So he drove up a few feet, put on his blinkers and got back out. At that point, the woman had gone inside her apartment, although I couldn't tell where that was (nor could he). He was kind of just standing on the corner looking dumbfounded when the guy with the dog came back over and started to talk to him.

He said he didn't know who the woman was, but he had come over previously because he was hoping to diffuse a situation before it blew up. And at that point in the conversation he offered the cabbie some money…And that's the part I got on the above video…

Personally, I think it was pretty great of the guy to pay the cabbie. I have a feeling the cabbie wasn't being totally honest about the Visa thing (cabbies are notoriously dickish when credit cards are involved, and will often lie about the "machine being broken" to avoid taking them), but that lady could have handled the situation a whole lot better...

Here's to the kindness of strangers.

Monday, April 30, 2012

Round-Up - March 2012

Movies Seen: Twelve, with two in a theater. I reviewed one of those, Silent House, for the Appeal, and the other one, The Hunger Games, I had to go and see after it opened, like an animal! That one I liked, for the most part, but I hated, hated, the way it was filmed. The first hour of the movie is filled with shaky camera work and rapid editing, when there is really no reason for it. I mean, during close-ups? And calm moments of conversation? Really?? It was so bad I almost wanted to leave. Eventually it calms down a bit, but I dread the second movie if it's going to be full of that crap.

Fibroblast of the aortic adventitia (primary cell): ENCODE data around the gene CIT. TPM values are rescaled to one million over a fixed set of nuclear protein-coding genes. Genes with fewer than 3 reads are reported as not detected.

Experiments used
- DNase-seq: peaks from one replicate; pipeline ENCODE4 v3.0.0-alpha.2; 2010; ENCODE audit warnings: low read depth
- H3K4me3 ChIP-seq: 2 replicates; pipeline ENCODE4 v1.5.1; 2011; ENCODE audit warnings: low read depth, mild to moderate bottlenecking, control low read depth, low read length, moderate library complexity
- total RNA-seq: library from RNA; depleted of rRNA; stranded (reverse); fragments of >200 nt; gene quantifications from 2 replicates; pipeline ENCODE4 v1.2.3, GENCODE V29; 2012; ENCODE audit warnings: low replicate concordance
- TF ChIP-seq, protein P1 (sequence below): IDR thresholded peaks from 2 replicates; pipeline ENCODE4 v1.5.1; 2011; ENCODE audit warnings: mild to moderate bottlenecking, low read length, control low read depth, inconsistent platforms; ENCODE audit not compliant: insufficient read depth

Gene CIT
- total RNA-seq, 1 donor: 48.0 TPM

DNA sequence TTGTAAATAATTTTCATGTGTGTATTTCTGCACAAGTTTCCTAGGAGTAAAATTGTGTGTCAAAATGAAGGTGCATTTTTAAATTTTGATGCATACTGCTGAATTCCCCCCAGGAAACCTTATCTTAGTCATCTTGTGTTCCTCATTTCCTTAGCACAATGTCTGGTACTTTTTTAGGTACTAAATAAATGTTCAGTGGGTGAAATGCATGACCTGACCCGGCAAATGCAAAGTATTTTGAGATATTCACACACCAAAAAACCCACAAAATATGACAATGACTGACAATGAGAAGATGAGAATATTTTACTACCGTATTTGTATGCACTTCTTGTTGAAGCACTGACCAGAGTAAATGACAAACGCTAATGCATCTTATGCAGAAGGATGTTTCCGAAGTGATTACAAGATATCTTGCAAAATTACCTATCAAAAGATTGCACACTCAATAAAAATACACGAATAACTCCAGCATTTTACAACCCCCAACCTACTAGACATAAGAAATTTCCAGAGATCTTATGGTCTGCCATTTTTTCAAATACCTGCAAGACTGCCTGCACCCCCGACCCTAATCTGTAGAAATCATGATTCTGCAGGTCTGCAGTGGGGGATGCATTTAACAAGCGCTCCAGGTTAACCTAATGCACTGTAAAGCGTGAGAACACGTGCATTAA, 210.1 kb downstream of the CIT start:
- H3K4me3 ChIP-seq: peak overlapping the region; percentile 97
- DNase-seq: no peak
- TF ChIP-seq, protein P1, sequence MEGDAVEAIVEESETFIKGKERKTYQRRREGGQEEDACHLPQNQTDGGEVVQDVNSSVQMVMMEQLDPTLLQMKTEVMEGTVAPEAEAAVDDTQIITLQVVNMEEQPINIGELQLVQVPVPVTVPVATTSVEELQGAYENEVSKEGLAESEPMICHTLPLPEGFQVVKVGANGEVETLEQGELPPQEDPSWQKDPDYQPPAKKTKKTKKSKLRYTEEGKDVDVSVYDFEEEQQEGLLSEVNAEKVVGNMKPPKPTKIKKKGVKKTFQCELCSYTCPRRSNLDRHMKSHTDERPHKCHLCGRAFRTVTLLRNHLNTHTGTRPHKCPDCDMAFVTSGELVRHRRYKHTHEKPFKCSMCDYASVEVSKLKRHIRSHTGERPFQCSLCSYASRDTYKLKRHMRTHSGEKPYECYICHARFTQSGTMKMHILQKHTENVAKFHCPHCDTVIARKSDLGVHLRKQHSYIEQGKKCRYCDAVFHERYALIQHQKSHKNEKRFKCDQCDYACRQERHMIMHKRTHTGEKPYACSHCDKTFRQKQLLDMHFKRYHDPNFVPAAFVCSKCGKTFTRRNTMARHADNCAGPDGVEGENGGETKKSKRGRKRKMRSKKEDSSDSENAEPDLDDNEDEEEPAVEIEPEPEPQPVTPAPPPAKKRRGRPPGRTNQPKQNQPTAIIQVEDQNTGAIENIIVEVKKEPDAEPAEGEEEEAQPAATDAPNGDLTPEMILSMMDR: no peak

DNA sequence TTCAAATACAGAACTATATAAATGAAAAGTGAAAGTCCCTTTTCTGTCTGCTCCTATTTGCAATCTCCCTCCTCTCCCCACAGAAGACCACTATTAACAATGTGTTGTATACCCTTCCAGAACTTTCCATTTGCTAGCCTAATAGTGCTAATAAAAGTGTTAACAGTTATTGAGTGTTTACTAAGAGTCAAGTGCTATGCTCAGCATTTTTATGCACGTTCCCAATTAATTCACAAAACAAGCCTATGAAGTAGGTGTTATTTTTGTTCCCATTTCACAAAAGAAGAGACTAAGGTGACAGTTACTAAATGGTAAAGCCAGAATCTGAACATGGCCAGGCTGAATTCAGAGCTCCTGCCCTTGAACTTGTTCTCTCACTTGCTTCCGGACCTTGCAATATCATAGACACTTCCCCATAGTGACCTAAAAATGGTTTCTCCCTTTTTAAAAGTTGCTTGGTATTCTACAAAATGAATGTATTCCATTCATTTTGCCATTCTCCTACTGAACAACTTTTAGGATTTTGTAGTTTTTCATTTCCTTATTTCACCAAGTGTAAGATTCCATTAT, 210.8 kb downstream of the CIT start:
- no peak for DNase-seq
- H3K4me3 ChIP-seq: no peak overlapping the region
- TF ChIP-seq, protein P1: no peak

Of the DVDs I watched, I really liked Young Adult a lot, and I think I liked Melancholia, though that one is a bit of a stumper...

Books Read: Six. Click through to read my brief reviews, where applicable.

Starter for Ten by David Nichols

Whateverland: Learning To Live Here by Alexis Stewart and Jennifer Koppelman Hutt

Zone One by Colin Whitehead

Left In the Dark by R.A. McBride

Bringing Adam Home by Les Standiford and Det. Sgt. Joe Matthews

The Family Fang by Kevin Wilson

Fancy Dinners Out: One fancy dinner, at Alfred's Steakhouse, which was great. I hadn't been to Alfred's since they moved from their former Broadway location, but the place where they are now looks like it's been theirs forever. It's the perfect old school steakhouse.

And while this dinner wasn't really fancy, it did feature a star: My friend and I basically had dinner with Lauren Hutton at Hunan Home's in Chinatown. Sure, she wasn't actually sitting with us, but she was in the restaurant, right across from us, so I think that counts, yes?